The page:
In that scenario a mutual chokehold is created. Assad attacks Syrian cities (which are predominately Sunni) and rockets are fired on the Alawite cities.
The meeting of interests of Saudi Arabia, Turkey and Qatar is not an easy one. The three states have a very complex relationship:
Saudi Arabia and Turkey are historical rivals struggling over the leadership of the Sunni world. In addition, the Saudis and the Muslim Brotherhood are also at odds with one another and the current Turkish government is influenced by the Muslim Brotherhood and strongly identifies itself with the Muslim Brotherhood adding to the existing tensions between the bitter rivals.
Qatar strives to position itself as a leading factor – thus challenging the Saudi supremacy. That aspiration puts Qatar on a collision course with the Saudis which most recently resulted in a diplomatic boycott of Qatar by the Saudis, Egypt and some Arab Gulf Monarchies. That crisis ended with a Qatari submission to Saudi demands – at least for now.
A number of events that took place shortly after the attacks on the Alawite cities provide indirect evidence of the meeting of interests and the joint strategy of the major Sunni states:
First, Saudi Arabia announced the inauguration of a new direct commercial flight route from Saudi Arabia to Turkey.
Second, Qatar signed a contract with a Turkish company to supply 17 speed boats that to the Qatari coast guard.
Third, Turkey sent an armed force of 300 soldiers to secure the tomb of Suleiman Shah, the grandfather of the founder of the Turkish Ottoman Empire which is located inside Syria some twenty miles away from the Turkish border. The Turkish Prime Minister Erdogan said that the tomb is a “symbol of utmost emotional significance for Turkey.” That description has a subtext – it is a message to Nasrallah, the leader of Hezbollah who argues that Hezbollah is involved in the war in Syria to “protect Shiite sacred symbols located in Syria.”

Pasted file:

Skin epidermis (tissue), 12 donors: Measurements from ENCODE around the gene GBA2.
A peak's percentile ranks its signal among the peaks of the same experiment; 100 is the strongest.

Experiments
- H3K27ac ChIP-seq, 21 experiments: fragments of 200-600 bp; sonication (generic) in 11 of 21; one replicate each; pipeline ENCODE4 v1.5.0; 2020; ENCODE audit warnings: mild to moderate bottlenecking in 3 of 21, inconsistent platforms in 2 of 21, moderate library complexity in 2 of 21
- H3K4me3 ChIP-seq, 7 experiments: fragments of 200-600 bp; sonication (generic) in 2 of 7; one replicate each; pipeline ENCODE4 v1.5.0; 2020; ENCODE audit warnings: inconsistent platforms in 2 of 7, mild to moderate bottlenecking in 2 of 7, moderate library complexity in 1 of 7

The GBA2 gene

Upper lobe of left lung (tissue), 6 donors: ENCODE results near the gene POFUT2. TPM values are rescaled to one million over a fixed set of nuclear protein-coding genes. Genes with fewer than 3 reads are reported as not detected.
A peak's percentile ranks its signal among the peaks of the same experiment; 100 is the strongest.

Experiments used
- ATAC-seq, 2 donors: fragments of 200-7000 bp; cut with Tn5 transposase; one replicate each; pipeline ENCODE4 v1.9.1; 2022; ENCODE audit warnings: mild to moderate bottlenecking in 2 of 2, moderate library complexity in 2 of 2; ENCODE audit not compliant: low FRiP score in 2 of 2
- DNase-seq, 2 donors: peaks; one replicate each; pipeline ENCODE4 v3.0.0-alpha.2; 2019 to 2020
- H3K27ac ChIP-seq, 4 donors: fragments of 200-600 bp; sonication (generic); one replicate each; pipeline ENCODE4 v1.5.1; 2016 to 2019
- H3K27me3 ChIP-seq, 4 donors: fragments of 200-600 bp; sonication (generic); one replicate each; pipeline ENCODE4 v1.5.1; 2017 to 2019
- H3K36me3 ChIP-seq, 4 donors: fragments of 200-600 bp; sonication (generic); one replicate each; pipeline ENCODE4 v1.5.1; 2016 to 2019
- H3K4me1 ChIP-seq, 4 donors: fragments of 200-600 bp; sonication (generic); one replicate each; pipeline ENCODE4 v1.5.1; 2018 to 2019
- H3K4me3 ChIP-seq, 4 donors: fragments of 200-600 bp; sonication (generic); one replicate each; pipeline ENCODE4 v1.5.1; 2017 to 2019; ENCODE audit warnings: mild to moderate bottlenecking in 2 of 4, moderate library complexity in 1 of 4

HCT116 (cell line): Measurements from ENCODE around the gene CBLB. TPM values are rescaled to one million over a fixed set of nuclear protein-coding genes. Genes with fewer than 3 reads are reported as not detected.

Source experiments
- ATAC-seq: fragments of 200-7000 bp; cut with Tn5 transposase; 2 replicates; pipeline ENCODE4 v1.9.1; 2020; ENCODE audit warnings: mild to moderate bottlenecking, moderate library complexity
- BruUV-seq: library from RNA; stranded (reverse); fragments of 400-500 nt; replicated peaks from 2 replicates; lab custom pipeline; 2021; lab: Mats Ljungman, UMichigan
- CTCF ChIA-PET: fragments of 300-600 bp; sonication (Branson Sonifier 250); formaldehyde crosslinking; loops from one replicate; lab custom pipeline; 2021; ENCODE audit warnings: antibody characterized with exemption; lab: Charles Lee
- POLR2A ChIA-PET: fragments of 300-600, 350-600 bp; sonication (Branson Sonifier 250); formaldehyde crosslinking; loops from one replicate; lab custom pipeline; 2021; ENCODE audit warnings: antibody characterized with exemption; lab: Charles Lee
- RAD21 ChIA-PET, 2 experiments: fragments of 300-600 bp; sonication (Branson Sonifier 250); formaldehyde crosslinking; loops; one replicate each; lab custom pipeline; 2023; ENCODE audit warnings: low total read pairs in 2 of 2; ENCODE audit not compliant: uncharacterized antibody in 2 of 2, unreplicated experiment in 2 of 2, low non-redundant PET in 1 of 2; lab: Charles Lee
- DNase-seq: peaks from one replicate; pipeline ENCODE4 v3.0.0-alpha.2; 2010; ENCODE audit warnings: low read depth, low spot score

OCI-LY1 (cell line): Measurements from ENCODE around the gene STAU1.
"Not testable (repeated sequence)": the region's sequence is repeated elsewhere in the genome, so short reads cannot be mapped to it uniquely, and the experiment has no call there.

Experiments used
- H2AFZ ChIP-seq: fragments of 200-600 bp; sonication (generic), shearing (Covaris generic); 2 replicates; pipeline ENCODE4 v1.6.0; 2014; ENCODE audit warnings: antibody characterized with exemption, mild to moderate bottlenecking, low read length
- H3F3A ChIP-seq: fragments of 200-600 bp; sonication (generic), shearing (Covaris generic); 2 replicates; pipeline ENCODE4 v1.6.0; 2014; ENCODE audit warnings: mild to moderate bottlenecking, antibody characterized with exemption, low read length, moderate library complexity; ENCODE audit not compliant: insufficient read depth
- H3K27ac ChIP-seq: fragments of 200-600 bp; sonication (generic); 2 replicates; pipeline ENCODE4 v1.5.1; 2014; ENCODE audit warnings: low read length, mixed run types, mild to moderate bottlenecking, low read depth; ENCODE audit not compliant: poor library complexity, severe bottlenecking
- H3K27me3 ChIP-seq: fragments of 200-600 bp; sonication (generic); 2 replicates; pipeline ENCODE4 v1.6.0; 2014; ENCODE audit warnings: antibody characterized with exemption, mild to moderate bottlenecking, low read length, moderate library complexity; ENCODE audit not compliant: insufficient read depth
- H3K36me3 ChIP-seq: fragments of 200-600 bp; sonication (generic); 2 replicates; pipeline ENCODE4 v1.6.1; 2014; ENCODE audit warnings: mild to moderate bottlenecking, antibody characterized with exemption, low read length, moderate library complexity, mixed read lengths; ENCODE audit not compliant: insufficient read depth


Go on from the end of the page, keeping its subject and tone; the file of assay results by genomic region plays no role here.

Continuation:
Lebanon has been “on the edge” for a long time. Hezbollah’s involvement in the war in Syria is causing the situation in Lebanon to further deteriorate for a couple of reasons:
First, so far, more than one million Syrians have fled to Lebanon. That wave is changing the demographic balance in Lebanon – a country of about 4.5 million people (not including the million refugees). Until recently, the Shiites were the biggest sect in Lebanon (statistics vary but it is believed that roughly forty-percent of the entire population of Lebanon is Shiite). The influx of the Syrian refugees – most of whom are Sunnis – changes that balance. In addition, the growing number of Syrian refugees puts increasing pressure on the already weak Lebanese economy – which is resulting in growing and deepening unrest.
Second, due to Hezbollah’s involvement in the war in Syria, Syrian rebels – and mostly Militant Islamic groups – are retaliating by attacking Hezbollah, Shiite, and Iranian targets in Lebanon through rocket attacks, suicide bombers, explosive cars, IED’s, etc. These attacks have resulted in the death of dozens of Lebanese (mostly civilians), causing panic and growing fear in Lebanon. More and more Lebanese – including Shiites – openly criticize Hezbollah for dragging Lebanon into the war and demand they pull out of Syria.